|Birth: ||Jan., 1623, England|
|Death: ||Oct., 1708|
Sarah Tracy, eldest child of Stephen Tracy & Tryphosa Lee, b. in or just before Jan 1622/3 likely in England while her parents were preparing to sail to Plymouth, Mass. on the Ann. Sarah died testate before Oct. 6, 1708, the date her will was probated (see below.) Some claim she is interred at "Mayflower Cemetery" at Duxbury, Mass., which did not exist until long after her death. Alternately she is claimed to be interred at the "Myles Standish Burying Ground," formerly known as the South or Chestnut Street Cemetery at Duxbury. Regardless of where she was interred, Sarah either had no original gravestone or her gravestone has long since decayed away from modern knowledge.
Historical accuracy is the foundation of family genealogy, and when historical documents contradict what is claimed in print, appropriate explanation is required why a change is necessary. The maintainer of this memorial, Sarah's descendant, has received repeated suggestions to change Sarah's birth location to Leiden, Holland. I recognize that Dexter in The England and Holland of the Pilgrims, 1905, p. 636, was among those claiming that the first three members of the Tracy family - Stephen, wife Tryphosa, and dau. Sarah - sailed together in 1623 on the Ann or companion Little James, and by inference dau. Sarah was born at Leiden. More recent documents make such claim unsupportable.
In Robert S. Wakefield's 1975 article The Adventurous Tryphosa (Lee) Tracy [TAG 51:71] and supplement regarding Tryphosa's May 1624 license to sail from England back to Leiden with 15-month old Sarah [ibid. 51:242], Wakefield adopted Dexter's 1905 conclusion that in the October 1622 Leiden poll tax Stephen and Tryphosa were, per Dexter's translation, the childless couple "Stephen Truer and Truy Voorsta, his wife" residing at the household of Thomas Brewer.[*1] Wakefield surmised that Tryphosa essentially made four sailings: 1) from Leiden to England after the birth of dau. Sarah, 2) back to Leiden in 1624 after Stephen sailed in 1623 on the Ann, 3) again from Leiden to England, 4) then from England to Plymouth in late 1624 or early 1625 with Edward Winslow aboard a ship purportedly named the Jacob.[*2]
Another Wakefield surmise required in the year 1624 that the Tracy family was individually residing on three different continents: Stephen at Plymouth, wife Tryphosa at England, and dau. Sarah with relatives at Leiden. This latter surmise, which requires mother and infant dau. to be separated, holds no water.
The simplest explanation is often the most plausible. It is more likely that Stephen and wife Tryphosa sailed to England BEFORE the birth of dau. Sarah in anticipation of being passengers of the Spring 1623 sailing of the Ann (which likely sailed in May and is known to have arrived at Plymouth in late July.) Otherwise, if the family sailed AFTER Sarah's birth, purportedly at Leiden, it would have required sailing from Leiden to England with a suckling new born child. It should be remembered that less than three years earlier many of the original 1620 Mayflower passengers (men, women and children) died by the Spring of 1621 from disease and other causes. Undoubtedly this was not lost in the minds of later Plymouth Colony arrivees. While there is no documentary proof, one could reasonably propose that following Sarah's birth Tryphosa, dau. Sarah, or both of them, were not capable of withstanding a voyage of two months across the Atlantic and why they did not accompany Stephen to Plymouth in the Spring of 1623.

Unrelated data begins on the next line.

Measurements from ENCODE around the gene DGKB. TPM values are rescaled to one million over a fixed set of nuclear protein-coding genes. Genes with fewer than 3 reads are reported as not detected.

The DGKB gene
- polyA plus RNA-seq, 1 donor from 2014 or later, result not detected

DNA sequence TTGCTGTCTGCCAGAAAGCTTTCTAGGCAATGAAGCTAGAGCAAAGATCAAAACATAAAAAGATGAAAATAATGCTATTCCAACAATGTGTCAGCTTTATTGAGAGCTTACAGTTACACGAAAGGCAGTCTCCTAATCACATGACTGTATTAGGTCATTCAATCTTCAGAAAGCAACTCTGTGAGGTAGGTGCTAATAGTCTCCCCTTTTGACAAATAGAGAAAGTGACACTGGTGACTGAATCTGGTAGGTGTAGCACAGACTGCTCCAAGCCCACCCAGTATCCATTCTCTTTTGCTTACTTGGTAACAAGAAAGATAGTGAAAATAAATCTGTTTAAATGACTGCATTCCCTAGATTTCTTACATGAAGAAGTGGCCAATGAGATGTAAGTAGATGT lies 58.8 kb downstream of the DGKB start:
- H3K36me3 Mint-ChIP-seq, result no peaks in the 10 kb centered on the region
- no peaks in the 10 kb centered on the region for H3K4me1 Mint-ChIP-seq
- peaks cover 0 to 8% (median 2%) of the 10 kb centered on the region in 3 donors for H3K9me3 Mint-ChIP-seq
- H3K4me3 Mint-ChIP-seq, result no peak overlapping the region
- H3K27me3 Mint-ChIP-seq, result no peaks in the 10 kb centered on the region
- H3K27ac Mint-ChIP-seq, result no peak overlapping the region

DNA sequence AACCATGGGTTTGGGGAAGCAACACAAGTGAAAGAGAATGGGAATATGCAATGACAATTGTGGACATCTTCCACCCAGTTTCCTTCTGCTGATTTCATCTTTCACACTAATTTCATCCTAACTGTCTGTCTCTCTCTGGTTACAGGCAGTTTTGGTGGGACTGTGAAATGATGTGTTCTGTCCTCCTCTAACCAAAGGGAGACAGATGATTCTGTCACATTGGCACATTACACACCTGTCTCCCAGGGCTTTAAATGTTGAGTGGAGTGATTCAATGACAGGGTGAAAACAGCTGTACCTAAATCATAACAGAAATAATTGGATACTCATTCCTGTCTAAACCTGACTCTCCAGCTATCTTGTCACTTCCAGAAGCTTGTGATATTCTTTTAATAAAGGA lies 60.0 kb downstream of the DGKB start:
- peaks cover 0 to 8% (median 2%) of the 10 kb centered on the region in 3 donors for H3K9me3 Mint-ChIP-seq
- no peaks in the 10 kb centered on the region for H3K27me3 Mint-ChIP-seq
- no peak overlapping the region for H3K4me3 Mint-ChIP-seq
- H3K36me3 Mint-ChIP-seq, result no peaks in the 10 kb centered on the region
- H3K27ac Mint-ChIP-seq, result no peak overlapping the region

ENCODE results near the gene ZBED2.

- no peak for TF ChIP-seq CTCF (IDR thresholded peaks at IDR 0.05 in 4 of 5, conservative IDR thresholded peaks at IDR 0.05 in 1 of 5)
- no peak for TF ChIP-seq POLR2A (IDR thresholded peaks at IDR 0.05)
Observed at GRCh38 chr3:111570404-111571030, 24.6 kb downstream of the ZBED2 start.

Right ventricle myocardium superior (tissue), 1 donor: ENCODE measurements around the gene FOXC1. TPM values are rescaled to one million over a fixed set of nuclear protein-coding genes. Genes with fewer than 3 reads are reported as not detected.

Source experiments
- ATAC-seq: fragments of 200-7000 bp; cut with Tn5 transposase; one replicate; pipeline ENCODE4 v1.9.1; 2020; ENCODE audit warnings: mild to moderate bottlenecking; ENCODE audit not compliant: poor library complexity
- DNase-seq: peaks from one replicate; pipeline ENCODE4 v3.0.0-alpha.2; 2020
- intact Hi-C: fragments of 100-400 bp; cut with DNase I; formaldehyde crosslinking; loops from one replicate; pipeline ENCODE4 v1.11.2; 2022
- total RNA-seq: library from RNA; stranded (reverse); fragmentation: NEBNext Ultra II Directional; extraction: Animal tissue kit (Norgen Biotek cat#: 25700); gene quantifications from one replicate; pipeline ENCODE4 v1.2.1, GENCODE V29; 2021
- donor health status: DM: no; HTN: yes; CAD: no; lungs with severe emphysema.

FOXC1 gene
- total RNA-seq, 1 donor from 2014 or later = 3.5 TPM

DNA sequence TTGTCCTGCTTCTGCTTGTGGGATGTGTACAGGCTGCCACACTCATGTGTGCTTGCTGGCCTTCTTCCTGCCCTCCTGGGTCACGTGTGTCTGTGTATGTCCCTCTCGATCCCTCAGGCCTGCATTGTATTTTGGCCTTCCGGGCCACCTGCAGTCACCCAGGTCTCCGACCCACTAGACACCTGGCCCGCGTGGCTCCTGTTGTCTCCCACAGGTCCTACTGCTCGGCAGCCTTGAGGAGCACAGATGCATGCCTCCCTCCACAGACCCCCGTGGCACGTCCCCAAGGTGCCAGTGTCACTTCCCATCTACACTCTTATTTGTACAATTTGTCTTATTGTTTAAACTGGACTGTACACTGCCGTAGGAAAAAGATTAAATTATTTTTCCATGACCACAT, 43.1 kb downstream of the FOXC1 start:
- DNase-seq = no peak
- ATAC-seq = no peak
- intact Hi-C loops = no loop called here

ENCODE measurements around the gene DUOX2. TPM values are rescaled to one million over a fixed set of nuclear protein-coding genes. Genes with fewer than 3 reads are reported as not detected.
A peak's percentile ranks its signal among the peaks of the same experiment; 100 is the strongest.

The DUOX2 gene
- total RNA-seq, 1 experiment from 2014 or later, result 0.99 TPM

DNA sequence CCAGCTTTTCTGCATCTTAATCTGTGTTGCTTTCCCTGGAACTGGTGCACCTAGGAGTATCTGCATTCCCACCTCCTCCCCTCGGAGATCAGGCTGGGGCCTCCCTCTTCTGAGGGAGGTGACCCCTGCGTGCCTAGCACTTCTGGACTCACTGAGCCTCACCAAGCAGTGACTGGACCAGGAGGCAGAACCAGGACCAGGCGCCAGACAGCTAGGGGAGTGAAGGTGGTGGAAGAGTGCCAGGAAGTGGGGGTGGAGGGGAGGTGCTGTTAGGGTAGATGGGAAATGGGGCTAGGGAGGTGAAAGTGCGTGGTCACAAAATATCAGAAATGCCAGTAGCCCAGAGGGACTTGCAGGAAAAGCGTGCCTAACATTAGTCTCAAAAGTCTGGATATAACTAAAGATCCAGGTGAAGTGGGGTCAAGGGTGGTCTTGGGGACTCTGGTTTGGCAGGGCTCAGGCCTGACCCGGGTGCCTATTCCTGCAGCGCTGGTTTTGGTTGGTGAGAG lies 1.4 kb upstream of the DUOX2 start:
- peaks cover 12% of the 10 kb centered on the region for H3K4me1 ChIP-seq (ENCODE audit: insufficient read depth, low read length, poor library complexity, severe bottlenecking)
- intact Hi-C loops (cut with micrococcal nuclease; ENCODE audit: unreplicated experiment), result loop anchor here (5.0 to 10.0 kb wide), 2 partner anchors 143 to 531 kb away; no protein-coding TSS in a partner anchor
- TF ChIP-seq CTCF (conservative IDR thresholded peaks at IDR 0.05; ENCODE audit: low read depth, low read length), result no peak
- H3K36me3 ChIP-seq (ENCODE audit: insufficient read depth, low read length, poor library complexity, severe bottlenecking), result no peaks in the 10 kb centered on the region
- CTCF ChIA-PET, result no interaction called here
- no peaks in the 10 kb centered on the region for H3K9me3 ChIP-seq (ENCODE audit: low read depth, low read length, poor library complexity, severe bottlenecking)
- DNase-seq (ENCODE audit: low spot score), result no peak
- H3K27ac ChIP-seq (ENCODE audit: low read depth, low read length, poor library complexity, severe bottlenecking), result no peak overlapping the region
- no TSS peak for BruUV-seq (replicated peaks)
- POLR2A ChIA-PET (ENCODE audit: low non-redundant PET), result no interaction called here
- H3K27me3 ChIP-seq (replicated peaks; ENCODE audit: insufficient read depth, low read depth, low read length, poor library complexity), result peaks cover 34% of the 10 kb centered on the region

Thus, it is more plausible that Sarah was born in England and that Tryphosa and dau. Sarah remained in England while Stephen sailed in 1623 to establish the family's rights at Plymouth. Following Stephen's arrival, in the undated 1623 first division of Plymouth's land (after arrival of the Ann) Stephen was assigned three acres. This has been the printed basis that Stephen, Tryphosa and dau. Sarah all sailed on the Ann in 1623, which obviously was not the case. In 1975 Wakefield further surmised that Stephen was assigned an acre for himself and two more, for two mysterious unidentified persons then with him at Plymouth. At the division Stephen Tracy's known family consisted of three persons, regardless if Stephen was the only member of the family then present at Plymouth. While there is no other like example in the 1623 division (a male assigned a number of acres for living family not yet at Plymouth), that does not mean it was not so for the Tracy family. In short, Wakefield's surmised "Adventures" of Stephen Tracy's wife Tryphosa probably never happened.
In Nov. 1638, Sarah Tracy m. George Partridge of Duxbury, Mass., a tailor by trade. Their marriage is of record in the Plymouth Colony Court Orders, but the day is missing (some claim it was the 16th). George Partridge's parentage and date of birth remain unknown. He wrote his will on June 26, 1682 at Duxbury, Mass. and d. prior to Oct. 10, 1695, the date his estate inventory was taken.
Of specific note, there is no proof, coincidental or otherwise, that George Partridge was the son or otherwise related to Rev. Ralph Partridge, the first pastor of the Duxbury Church. This despite George Partridge and Rev. Ralph Partridge being mutual residents of Duxbury for at least 22 years (1636 to 1658).